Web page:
Hatch died on April 23 in Salt Lake City at age 88 from complications stemming from a stroke. A broad range of relatives, legal clients, campaign staffers, constituents and a friend from the mission he served for The Church of Jesus Christ of Latter-day Saints in 1954 paid their respects at an open-casket ceremony held in the rotunda of the marble-floored Utah Capitol.
Hatch’s funeral is scheduled for Friday at a Latter-day Saints chapel in Salt Lake City.
Born in poverty in Pennsylvania, Orrin Hatch rose to one of the highest echelons of politics, representing Utah in the Senate for more than four decades and at one point serving as the chamber’s president pro tempore, third in the line of succession to the presidency.
Hatch ended his seven-term tenure as the Senate’s longest-serving Republican in 2019. South Carolina Sen. Strom Thurmond served longer, yet only part of his tenure was as a Republican due to party-switching.
Hatch was known to constituents and colleagues as a steadfast conservative who opposed abortion, took a particular interest in the Supreme Court and supported tax and spending cuts.
Throughout his career as senator, he also repeatedly brokered compromises with Democrats on policies including protections for people with disabilities, health insurance for children and on their nominees for the Supreme Court.
As the one-time chair and longtime member of the Senate Judiciary Committee, he was part of the confirmation processes for more than half of the federal judges sat in U.S. history, according to his son, Brent Hatch.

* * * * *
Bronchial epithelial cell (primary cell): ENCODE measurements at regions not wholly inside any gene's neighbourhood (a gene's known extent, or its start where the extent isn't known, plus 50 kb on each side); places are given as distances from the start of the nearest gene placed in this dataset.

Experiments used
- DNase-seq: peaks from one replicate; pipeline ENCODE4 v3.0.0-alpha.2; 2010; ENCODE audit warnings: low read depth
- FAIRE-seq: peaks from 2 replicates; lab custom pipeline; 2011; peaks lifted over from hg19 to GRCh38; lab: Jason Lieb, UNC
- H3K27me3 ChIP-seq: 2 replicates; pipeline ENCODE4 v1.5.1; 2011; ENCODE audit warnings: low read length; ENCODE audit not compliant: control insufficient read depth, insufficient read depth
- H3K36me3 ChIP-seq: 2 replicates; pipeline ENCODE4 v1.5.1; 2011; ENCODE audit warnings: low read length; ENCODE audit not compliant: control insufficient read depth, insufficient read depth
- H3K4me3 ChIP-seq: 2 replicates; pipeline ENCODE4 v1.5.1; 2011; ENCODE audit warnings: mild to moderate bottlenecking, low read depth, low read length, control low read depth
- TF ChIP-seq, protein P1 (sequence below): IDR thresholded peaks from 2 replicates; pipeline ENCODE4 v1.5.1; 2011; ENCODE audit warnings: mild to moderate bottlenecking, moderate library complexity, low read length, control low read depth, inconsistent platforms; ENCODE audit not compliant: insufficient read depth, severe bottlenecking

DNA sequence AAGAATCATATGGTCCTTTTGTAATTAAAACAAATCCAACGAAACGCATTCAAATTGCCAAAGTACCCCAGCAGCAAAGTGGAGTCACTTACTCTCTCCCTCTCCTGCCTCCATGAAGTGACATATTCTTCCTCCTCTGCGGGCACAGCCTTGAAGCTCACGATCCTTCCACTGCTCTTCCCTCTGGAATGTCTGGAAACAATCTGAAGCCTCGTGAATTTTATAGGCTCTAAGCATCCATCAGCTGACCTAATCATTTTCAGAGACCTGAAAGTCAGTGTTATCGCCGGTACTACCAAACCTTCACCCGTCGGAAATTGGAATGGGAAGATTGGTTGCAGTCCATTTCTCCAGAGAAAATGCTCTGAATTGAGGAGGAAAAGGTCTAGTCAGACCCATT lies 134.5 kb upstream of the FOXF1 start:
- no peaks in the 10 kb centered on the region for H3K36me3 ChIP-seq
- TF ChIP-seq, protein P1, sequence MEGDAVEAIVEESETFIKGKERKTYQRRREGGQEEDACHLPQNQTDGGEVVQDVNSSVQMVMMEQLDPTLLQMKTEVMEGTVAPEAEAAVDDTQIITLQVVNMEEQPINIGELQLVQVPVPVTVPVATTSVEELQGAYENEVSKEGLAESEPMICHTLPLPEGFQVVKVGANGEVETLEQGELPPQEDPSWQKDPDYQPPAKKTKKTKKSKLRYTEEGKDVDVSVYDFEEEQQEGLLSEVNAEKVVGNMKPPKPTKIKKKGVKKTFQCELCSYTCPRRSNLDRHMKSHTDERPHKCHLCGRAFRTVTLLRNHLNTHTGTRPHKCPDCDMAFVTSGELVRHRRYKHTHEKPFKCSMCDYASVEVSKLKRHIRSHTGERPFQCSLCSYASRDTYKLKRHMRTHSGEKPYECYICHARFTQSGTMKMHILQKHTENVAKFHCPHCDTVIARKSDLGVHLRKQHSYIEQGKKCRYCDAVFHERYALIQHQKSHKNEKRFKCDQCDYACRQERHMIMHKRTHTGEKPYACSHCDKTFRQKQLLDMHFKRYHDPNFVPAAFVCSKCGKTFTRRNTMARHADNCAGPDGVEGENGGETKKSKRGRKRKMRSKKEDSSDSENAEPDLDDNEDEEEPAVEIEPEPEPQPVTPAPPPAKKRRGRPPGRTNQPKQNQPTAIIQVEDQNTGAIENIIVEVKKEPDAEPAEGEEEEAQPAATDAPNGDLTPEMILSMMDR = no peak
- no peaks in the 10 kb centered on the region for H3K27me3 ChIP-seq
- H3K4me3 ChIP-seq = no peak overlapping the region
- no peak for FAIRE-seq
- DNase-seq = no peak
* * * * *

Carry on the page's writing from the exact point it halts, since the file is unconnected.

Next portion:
A staunch opponent of abortion, Hatch helped shape the composition of the current court, which contains six justices nominated by Republican presidents and three nominated by Democrat presidents. He supported justices nominated by both Republican and Democratic presidents, including Justices Clarence Thomas, Ruth Bader Ginsburg and Stephen Breyer.
“He understood how important the judiciary was,” Brent Hatch said.
In his final term in office before deciding not to run for reelection in 2018, Hatch became an close ally of President Donald Trump, helping shepherd to passage a major rewrite of the tax code and working on downsizing two national monuments in Utah, which had long been a top priority for the state’s Republicans.
Hatch was also noted for his side career as a singer and recording artist of music with themes of his religious faith, The Church of Jesus Christ of Latter-day Saints.
He is survived by his wife, Elaine, and their six children.
Brent Hatch said the family chose to hold Hatch’s lie in state ceremony in Utah — rather than in Washington, D.C., like his recently deceased colleagues Sens. Harry Reid, D-Nevada, and Bob Dole, R-Kansas — in recognition of his commitment to his constituents.
He said he heard an abundance of stories over the past week and a half about the encounters people had with his father, both politically and on a personal level, where he offered advice and encouragement to constituents that transcended politics.
Mark and Kris Egan of Salt Lake City said Hatch had friendships that lasted decades, including theirs. Before elected senator, then-attorney Hatch helped the couple adopt their son, Mark Egan said.
“He was empathetic, sympathetic, concerned and did a fine job,” Egan said.
Adapted from reporting by the Associated Press